Last year, Rep. Price of North Carolina launched a Government Accountability Office investigation into the NRC’s oversight of fire protection, with a report expected by summer. On a separate track Rep. John Dingell plans to conduct hearings over various complaints against NRC, including the fire issue.
In January, the NRC’s Inspector General issued a report highly critical of the NRC, noting the agency has known since 1994 that the Hemyc barrier fails fire tests in minutes – less than half the duration required by NRC regulations. Of the 16 plants the IG found to be in violation, six are owned by NC-based Progress Energy and Duke Energy. To compensate for the years of noncompliance – the NRC is allowing the plants to rely on “interim” measures that have been neither tested nor approved by the agency.
The watchdogs told Rep. Price that NRC Chairman Klein’s letter to him seems deliberately worded to mislead the Congressman on key fire issues, and they believe Klein’s fellow commissioners and public affairs office warned him against sending the letter. Klein has been cited several times since 2006 for issuing deceptive statements regarding fire protections and nuclear plant defenses, and for promoting the industry he is charged with regulating.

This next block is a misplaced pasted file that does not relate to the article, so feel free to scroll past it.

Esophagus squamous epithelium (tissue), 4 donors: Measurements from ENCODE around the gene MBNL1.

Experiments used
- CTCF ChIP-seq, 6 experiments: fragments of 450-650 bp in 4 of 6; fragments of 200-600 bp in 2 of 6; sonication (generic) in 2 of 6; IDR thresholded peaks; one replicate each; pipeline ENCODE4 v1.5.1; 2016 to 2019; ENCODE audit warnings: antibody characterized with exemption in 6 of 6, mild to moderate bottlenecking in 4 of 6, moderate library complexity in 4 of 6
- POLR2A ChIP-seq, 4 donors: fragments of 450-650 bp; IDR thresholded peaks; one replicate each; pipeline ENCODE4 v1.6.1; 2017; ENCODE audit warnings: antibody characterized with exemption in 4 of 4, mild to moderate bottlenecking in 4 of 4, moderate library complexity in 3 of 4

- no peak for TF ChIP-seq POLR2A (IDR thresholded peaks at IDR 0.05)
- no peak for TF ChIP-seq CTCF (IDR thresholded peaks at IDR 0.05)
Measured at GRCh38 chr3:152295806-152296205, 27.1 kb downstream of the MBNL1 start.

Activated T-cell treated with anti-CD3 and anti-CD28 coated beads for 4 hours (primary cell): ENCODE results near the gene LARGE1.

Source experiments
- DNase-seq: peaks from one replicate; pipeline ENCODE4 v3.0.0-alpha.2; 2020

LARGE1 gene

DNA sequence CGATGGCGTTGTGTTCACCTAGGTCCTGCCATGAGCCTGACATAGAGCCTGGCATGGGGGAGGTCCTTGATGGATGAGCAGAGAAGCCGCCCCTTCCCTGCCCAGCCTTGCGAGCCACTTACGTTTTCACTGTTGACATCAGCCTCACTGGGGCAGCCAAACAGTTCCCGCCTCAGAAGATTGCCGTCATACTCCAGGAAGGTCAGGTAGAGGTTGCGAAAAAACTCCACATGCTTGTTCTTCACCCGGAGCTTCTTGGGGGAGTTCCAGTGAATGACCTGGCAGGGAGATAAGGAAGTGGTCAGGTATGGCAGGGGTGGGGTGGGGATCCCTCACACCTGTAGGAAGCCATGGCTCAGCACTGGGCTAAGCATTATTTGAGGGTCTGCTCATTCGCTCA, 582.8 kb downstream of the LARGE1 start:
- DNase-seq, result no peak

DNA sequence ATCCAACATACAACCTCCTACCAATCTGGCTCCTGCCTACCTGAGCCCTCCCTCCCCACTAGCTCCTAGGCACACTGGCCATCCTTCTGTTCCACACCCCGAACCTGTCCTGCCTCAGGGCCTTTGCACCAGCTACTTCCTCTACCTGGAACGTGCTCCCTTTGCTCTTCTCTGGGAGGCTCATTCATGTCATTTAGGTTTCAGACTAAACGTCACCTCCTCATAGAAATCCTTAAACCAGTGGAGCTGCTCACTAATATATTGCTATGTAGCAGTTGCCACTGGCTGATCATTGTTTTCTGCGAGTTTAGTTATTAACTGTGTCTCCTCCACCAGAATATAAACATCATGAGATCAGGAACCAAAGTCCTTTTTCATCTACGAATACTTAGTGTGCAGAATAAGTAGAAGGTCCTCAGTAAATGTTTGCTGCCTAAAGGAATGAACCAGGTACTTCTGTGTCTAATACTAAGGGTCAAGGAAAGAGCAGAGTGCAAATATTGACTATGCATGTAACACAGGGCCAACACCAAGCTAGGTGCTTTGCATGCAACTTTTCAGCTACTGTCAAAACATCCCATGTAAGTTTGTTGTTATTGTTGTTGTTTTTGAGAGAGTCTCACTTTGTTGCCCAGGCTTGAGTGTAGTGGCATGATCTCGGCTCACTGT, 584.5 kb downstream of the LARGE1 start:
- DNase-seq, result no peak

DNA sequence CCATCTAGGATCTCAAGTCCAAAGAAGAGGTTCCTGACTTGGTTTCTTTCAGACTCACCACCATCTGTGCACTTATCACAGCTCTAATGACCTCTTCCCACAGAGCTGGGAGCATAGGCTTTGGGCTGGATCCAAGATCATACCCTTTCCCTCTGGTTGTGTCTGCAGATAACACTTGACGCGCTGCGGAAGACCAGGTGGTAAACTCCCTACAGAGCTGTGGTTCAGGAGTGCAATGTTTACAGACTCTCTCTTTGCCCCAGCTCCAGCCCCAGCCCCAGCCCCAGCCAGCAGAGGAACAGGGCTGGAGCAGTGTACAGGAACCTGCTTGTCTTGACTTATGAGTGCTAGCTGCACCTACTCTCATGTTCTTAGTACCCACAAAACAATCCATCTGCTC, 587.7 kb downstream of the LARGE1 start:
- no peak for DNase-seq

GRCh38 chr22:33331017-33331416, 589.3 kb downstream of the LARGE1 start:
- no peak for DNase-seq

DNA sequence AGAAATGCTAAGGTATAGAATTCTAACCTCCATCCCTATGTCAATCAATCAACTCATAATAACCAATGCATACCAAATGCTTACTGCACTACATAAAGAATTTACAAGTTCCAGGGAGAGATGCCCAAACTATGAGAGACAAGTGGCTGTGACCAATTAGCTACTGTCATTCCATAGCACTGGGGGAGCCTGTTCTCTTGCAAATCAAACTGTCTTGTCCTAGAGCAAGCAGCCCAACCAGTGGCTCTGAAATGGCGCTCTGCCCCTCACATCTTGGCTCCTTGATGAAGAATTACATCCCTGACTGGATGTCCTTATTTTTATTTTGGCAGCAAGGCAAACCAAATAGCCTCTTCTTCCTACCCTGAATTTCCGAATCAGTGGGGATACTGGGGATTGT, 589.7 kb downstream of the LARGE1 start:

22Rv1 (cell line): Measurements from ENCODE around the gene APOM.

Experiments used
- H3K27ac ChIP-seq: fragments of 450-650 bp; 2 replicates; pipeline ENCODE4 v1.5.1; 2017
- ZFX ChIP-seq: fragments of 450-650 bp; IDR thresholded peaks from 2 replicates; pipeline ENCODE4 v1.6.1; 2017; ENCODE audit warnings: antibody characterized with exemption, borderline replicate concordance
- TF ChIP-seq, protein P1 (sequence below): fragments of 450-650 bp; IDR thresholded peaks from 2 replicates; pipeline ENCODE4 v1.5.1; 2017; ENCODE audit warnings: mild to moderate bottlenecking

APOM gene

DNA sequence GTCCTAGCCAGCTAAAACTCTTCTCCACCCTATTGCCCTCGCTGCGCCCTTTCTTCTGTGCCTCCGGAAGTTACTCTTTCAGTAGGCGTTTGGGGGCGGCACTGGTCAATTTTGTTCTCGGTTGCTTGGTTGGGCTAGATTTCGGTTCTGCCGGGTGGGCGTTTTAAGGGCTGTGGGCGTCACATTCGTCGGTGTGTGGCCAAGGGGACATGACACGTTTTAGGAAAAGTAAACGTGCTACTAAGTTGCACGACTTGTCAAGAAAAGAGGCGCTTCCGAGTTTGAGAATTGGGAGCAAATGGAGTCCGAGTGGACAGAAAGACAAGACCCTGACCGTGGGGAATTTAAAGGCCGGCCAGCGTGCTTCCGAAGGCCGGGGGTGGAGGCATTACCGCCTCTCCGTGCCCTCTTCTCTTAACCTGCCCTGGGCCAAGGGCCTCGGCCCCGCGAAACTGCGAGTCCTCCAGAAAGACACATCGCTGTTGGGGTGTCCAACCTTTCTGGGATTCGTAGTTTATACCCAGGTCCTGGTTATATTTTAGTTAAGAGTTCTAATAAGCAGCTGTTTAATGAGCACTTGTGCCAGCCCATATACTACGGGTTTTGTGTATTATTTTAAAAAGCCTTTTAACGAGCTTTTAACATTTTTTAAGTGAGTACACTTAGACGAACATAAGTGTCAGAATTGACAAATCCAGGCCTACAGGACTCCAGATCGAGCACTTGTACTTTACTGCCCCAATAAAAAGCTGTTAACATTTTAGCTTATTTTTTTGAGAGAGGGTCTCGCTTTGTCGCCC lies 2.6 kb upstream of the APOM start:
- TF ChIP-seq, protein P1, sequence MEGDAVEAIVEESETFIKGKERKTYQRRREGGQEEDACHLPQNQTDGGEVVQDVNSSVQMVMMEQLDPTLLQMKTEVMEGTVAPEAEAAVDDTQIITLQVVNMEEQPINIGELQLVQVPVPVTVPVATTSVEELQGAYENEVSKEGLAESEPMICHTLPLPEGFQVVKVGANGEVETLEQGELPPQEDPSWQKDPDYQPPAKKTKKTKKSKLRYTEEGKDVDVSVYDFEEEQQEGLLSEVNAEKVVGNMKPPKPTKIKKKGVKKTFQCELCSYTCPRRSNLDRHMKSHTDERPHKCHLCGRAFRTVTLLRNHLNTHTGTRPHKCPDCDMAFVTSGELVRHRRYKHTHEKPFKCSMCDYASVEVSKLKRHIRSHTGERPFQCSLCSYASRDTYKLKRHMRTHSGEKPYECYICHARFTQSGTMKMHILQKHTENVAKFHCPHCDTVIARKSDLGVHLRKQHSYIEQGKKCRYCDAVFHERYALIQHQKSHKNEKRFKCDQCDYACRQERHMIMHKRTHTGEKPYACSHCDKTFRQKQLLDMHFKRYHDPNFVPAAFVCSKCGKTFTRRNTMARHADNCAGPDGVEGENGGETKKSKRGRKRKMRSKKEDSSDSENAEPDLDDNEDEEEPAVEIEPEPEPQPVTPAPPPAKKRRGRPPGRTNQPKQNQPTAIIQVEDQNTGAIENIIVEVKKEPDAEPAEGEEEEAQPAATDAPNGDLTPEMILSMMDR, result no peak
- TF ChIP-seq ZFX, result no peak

“We look forward to the GAO report on fire protection that Rep. Price requested” said David Lochbaum, a nuclear safety engineer with the Union of Concerned Scientists. “The NRC seems unable to make progress resolving fire protection problems by itself. Continued Congressional oversight attention can only hasten the day when millions of Americans are no longer at undue risk.”
Lochbaum and the others say it is obvious that Progress Energy still hasn’t made fire safety a priority since it hasn’t devoted the resources needed to keep its latest promises. They said it is time for NRC to force the company to make physical changes required under standing fire safety regulations.
The letters to Commissioner Jaczko and Rep. Price can be found at the top right of www.ncwarn.org